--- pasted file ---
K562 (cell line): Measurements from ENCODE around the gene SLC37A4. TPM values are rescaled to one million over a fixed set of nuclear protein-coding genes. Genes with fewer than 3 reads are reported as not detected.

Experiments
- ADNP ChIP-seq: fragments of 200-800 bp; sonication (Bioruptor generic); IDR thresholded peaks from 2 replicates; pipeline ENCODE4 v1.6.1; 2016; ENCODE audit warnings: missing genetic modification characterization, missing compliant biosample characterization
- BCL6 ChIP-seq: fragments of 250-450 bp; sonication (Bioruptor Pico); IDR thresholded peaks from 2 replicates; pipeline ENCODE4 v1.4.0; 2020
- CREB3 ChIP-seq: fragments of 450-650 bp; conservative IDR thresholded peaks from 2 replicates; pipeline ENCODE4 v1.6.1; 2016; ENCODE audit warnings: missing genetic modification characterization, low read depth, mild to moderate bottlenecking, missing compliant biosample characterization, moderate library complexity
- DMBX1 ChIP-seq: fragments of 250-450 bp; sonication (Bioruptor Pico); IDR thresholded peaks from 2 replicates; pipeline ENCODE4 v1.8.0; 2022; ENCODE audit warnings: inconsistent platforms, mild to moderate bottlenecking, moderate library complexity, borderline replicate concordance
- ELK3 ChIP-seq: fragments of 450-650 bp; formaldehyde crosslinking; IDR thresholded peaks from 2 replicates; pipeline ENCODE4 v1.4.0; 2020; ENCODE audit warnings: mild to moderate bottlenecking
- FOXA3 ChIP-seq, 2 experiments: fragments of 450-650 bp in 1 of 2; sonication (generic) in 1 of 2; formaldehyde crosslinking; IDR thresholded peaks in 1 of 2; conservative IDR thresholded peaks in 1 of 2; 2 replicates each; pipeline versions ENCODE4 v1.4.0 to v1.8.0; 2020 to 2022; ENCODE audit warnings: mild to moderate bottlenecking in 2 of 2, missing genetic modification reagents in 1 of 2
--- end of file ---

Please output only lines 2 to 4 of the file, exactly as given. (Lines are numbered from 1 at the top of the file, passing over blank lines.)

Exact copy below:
Experiments
- ADNP ChIP-seq: fragments of 200-800 bp; sonication (Bioruptor generic); IDR thresholded peaks from 2 replicates; pipeline ENCODE4 v1.6.1; 2016; ENCODE audit warnings: missing genetic modification characterization, missing compliant biosample characterization
- BCL6 ChIP-seq: fragments of 250-450 bp; sonication (Bioruptor Pico); IDR thresholded peaks from 2 replicates; pipeline ENCODE4 v1.4.0; 2020